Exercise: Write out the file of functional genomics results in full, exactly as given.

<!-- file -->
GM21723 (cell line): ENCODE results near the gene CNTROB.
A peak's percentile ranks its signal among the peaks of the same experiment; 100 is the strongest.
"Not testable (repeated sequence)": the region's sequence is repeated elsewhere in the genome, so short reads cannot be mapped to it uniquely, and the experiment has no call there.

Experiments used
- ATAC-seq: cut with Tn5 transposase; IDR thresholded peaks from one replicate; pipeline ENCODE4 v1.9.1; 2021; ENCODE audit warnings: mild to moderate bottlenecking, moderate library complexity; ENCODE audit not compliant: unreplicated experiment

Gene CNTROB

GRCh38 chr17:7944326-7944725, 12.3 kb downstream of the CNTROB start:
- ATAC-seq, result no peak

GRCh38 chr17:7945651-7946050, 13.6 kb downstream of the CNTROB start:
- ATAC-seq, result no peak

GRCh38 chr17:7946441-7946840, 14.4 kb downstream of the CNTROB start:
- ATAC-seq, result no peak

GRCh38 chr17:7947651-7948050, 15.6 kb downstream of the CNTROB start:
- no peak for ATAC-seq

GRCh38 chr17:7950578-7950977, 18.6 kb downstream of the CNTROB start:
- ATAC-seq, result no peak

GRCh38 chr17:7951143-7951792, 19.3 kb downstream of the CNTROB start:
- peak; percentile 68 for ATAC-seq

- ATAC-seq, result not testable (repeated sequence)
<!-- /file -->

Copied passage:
GM21723 (cell line): ENCODE results near the gene CNTROB.
A peak's percentile ranks its signal among the peaks of the same experiment; 100 is the strongest.
"Not testable (repeated sequence)": the region's sequence is repeated elsewhere in the genome, so short reads cannot be mapped to it uniquely, and the experiment has no call there.

Experiments used
- ATAC-seq: cut with Tn5 transposase; IDR thresholded peaks from one replicate; pipeline ENCODE4 v1.9.1; 2021; ENCODE audit warnings: mild to moderate bottlenecking, moderate library complexity; ENCODE audit not compliant: unreplicated experiment

Gene CNTROB

GRCh38 chr17:7944326-7944725, 12.3 kb downstream of the CNTROB start:
- ATAC-seq, result no peak

GRCh38 chr17:7945651-7946050, 13.6 kb downstream of the CNTROB start:
- ATAC-seq, result no peak

GRCh38 chr17:7946441-7946840, 14.4 kb downstream of the CNTROB start:
- ATAC-seq, result no peak

GRCh38 chr17:7947651-7948050, 15.6 kb downstream of the CNTROB start:
- no peak for ATAC-seq

GRCh38 chr17:7950578-7950977, 18.6 kb downstream of the CNTROB start:
- ATAC-seq, result no peak

GRCh38 chr17:7951143-7951792, 19.3 kb downstream of the CNTROB start:
- peak; percentile 68 for ATAC-seq

- ATAC-seq, result not testable (repeated sequence)